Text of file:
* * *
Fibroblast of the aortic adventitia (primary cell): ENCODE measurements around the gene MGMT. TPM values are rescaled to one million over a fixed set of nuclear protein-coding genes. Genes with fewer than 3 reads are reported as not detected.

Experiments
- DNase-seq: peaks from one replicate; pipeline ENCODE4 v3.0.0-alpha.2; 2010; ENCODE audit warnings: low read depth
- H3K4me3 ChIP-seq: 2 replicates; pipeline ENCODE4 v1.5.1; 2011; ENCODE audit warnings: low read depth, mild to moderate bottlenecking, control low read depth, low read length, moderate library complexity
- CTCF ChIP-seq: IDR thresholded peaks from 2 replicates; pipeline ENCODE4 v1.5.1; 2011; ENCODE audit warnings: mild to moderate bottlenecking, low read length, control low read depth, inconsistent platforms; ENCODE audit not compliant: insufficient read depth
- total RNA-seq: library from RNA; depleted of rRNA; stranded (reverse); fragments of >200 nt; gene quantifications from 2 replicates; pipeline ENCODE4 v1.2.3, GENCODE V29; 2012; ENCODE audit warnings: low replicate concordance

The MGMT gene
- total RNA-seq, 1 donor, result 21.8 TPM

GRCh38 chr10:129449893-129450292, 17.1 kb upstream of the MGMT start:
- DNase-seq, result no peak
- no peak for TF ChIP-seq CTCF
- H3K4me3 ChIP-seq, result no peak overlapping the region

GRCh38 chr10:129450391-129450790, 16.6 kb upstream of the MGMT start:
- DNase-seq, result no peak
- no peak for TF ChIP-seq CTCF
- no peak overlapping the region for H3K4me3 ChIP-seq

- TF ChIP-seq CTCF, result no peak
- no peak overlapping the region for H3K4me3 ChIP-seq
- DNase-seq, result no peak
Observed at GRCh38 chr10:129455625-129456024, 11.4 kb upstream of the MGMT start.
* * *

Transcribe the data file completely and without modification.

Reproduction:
Fibroblast of the aortic adventitia (primary cell): ENCODE measurements around the gene MGMT. TPM values are rescaled to one million over a fixed set of nuclear protein-coding genes. Genes with fewer than 3 reads are reported as not detected.

Experiments
- DNase-seq: peaks from one replicate; pipeline ENCODE4 v3.0.0-alpha.2; 2010; ENCODE audit warnings: low read depth
- H3K4me3 ChIP-seq: 2 replicates; pipeline ENCODE4 v1.5.1; 2011; ENCODE audit warnings: low read depth, mild to moderate bottlenecking, control low read depth, low read length, moderate library complexity
- CTCF ChIP-seq: IDR thresholded peaks from 2 replicates; pipeline ENCODE4 v1.5.1; 2011; ENCODE audit warnings: mild to moderate bottlenecking, low read length, control low read depth, inconsistent platforms; ENCODE audit not compliant: insufficient read depth
- total RNA-seq: library from RNA; depleted of rRNA; stranded (reverse); fragments of >200 nt; gene quantifications from 2 replicates; pipeline ENCODE4 v1.2.3, GENCODE V29; 2012; ENCODE audit warnings: low replicate concordance

The MGMT gene
- total RNA-seq, 1 donor, result 21.8 TPM

GRCh38 chr10:129449893-129450292, 17.1 kb upstream of the MGMT start:
- DNase-seq, result no peak
- no peak for TF ChIP-seq CTCF
- H3K4me3 ChIP-seq, result no peak overlapping the region

GRCh38 chr10:129450391-129450790, 16.6 kb upstream of the MGMT start:
- DNase-seq, result no peak
- no peak for TF ChIP-seq CTCF
- no peak overlapping the region for H3K4me3 ChIP-seq

- TF ChIP-seq CTCF, result no peak
- no peak overlapping the region for H3K4me3 ChIP-seq
- DNase-seq, result no peak
Observed at GRCh38 chr10:129455625-129456024, 11.4 kb upstream of the MGMT start.